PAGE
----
There's no denying the influence José Mendín has had on Miami's restaurant scene. Of all the concepts the Puerto Rican chef-restaurateur has been tied to, Pubbelly Sushi, with its menu fusing Japanese and Latin flavors with French technique, is arguably his most well-known. The restaurant garnered Mendín five James Beard Award noms, and a decade on, Pubbelly's reach and influence has spread all across South Florida. After dining at Maguro Sushi near the Florida Mall, it seemed Mendín's influence has spread even farther.
Maguro is run by Jose Joubert Torres, who sliced and diced at Shari Sushi for two years before its closure in 2019. Torres started Maguro as a delivery-only concept out of the Dollins Virtual Food Hall and, this past July, went brick-and-mortar. But its roots are in Puerto Rico. Torres had just opened Masago Sushi outside of San Juan before Hurricane Maria devastated the island. He was forced to shut it down. A certain paper-towel-tossing tosser didn't do much to help the good residents of the island, so Torres made his way to Orlando, where he honed his skills at Shari. And skills he's got.
There's a sophistication to his creations and flavor combinations — if you happen to be roll-averse, Torres could sway you otherwise. Shrimp tempura and sweet plantain are a magic pairing in the "pa' bravo yo" ($13.50), a striking roll crested with a slick of cilantro aioli. It's named after a popular salsa song, but given the inclusion of sweet plantain, "maduro" roll would work too. Hell, Maduro Sushi could work as a name for the restaurant, but there's plenty of the namesake maguro (tuna) to go around too. I assume his "bori" bowl ($17) refers to "Boricua" and "donburi," but it's an attractive assemblage nonetheless, with ruby cubes of tuna, avocado, sweet plantains and crispy shallots laid over zingy sushi rice.
The space itself is quite fetching, with its soothing tropical-Zen motif contrasted by an eclectic Drake-to-Sade soundtrack. We started from the bottom of that rice bowl, and now we're here — sitting in front of chicken thigh ($4.25) and chicken oyster ($4.25) yakitori, and lobster gyoza ($10). Both made solid openers, and both are ideal for sharing. The gyoza, resembling plump pan-fried scallops flecked with black and white sesame seeds, were darned near perfect bites. The yakitori was nice, but it wasn't quite at the level of say, Tori Tori or Susuru. The meats didn't appear to be grilled over binchotan coals (which preserve the juiciness and flavor of the meats), nor did they have that sheen produced by a tare glaze. No biggie; we were more curious about the Latin-Asian dishes anyway.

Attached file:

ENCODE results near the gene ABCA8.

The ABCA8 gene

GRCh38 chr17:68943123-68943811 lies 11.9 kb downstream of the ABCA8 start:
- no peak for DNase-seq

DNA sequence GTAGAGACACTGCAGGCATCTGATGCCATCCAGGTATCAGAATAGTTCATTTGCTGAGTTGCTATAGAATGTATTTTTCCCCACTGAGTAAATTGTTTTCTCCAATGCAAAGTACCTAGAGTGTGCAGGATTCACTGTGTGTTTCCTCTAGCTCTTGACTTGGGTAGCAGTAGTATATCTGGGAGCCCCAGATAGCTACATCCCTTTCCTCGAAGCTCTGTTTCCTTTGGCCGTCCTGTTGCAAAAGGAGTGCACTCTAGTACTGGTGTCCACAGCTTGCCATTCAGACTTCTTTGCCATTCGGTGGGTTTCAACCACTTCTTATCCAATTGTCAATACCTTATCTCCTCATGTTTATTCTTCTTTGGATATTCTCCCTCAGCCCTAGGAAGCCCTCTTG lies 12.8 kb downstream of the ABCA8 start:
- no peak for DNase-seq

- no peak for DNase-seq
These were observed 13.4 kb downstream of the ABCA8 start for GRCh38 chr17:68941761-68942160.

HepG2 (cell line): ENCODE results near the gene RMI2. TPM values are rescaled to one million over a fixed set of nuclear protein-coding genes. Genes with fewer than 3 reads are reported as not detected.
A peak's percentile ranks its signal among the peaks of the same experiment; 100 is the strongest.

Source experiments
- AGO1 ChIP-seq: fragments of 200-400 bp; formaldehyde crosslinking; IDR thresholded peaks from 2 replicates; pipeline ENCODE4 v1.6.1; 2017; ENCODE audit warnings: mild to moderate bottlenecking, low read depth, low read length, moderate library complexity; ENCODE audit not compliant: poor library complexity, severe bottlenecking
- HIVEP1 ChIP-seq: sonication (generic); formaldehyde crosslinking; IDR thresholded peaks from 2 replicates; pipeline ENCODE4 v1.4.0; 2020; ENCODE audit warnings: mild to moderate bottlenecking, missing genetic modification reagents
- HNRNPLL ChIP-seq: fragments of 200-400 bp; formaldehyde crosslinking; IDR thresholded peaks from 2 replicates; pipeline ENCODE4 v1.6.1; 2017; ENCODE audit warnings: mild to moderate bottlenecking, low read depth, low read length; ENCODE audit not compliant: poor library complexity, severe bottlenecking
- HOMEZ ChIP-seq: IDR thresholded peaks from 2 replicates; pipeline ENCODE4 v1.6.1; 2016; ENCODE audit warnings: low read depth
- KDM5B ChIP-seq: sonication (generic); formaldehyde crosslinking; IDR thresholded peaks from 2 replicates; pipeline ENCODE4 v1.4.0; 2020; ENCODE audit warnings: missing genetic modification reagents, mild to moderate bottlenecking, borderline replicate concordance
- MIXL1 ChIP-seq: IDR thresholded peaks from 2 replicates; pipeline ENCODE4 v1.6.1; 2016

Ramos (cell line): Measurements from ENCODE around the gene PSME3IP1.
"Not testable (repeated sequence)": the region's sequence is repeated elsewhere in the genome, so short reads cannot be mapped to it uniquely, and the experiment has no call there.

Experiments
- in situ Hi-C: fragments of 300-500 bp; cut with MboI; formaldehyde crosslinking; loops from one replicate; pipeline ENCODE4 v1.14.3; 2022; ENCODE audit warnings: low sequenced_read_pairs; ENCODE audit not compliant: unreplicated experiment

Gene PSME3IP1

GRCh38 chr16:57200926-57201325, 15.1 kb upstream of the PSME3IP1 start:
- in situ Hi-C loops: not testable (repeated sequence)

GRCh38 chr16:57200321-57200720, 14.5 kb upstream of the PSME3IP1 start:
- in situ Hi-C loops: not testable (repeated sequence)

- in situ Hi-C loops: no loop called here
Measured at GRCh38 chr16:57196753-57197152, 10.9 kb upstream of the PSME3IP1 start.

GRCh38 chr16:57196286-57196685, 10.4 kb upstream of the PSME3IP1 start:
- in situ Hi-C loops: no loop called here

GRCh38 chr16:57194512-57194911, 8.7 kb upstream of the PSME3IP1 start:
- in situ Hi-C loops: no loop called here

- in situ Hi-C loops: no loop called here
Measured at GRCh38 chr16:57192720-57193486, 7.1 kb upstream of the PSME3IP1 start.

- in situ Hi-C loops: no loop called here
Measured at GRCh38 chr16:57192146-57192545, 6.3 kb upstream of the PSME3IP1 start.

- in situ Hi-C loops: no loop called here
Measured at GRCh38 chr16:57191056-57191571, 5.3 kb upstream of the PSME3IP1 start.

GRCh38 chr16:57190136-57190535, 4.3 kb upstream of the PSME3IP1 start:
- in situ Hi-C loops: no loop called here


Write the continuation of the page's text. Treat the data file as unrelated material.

There wasn't a riff on Mendín's mofongo ramen, but the trio of meaty ribs ($10) were an exercise in Koribbean cuisine courtesy of a saucy glaze fashioned from kimchi and guava. The "mere pescao" ($18), a sushi roll with hamachi, crispy garlic and scallions enveloped by avocado and topped with a chimichurri sauce, was a roll I'd eat again and again. We were hoping to try some of the items incorporating ropa vieja, like the bao ($11) or the egg rolls (5.50), but they were out on both our visits.
Desserts look deceptively benign, but a bite of the fried chocolate cheesecake ($8) was like swallowing a balloon — an indulgent, cracker-crusted, chocolate-filled balloon. Personally, I could take or leave bread puddings, but I'd take the guava bread pudding ($10), served with dulce de leche and wonton crisps, any day. I like it, and I like what Torres is doing. After suffering through disasters, displacement and a pandemic, Torres is slowly bringing his vision into focus. When he does, I imagine it'll be a real sight.